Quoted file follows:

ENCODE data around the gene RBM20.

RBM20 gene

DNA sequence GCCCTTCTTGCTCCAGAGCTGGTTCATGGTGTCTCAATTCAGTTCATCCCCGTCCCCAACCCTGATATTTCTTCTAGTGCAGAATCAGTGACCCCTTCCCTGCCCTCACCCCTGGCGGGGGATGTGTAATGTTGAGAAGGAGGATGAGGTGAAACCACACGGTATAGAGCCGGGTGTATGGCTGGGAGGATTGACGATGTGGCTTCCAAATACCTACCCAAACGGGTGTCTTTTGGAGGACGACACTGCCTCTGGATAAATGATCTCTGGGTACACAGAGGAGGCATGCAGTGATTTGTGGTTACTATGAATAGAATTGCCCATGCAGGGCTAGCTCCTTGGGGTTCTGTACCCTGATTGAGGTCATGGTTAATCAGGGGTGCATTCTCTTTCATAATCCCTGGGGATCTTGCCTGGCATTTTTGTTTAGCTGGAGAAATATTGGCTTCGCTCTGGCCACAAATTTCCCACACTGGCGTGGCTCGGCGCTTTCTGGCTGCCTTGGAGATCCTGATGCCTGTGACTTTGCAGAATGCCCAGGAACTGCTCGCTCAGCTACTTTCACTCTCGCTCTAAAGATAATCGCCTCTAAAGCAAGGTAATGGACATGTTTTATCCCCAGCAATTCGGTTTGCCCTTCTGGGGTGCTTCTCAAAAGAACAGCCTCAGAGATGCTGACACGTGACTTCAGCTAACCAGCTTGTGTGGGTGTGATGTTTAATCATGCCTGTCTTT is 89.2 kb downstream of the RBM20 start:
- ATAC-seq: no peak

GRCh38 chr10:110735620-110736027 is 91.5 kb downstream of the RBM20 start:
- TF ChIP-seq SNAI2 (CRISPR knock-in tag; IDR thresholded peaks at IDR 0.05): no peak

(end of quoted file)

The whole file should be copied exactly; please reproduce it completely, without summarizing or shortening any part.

ENCODE data around the gene RBM20.

RBM20 gene

DNA sequence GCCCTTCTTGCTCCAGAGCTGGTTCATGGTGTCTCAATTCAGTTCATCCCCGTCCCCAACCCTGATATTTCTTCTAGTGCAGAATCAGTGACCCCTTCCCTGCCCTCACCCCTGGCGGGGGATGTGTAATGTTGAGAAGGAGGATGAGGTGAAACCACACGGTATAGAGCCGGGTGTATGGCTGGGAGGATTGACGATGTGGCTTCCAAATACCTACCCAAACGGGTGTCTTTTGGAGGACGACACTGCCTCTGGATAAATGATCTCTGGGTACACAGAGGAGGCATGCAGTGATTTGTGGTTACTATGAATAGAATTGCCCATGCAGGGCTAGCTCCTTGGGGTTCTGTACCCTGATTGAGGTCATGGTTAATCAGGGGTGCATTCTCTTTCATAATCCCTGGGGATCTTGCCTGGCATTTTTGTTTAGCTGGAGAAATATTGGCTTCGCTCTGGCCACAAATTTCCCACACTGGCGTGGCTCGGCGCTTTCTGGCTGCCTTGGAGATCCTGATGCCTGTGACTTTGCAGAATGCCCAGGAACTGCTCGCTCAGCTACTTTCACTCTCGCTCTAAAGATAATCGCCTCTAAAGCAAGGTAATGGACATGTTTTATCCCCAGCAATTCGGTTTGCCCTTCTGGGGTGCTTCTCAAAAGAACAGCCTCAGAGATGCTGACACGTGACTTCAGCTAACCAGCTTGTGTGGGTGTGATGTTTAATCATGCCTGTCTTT is 89.2 kb downstream of the RBM20 start:
- ATAC-seq: no peak

GRCh38 chr10:110735620-110736027 is 91.5 kb downstream of the RBM20 start:
- TF ChIP-seq SNAI2 (CRISPR knock-in tag; IDR thresholded peaks at IDR 0.05): no peak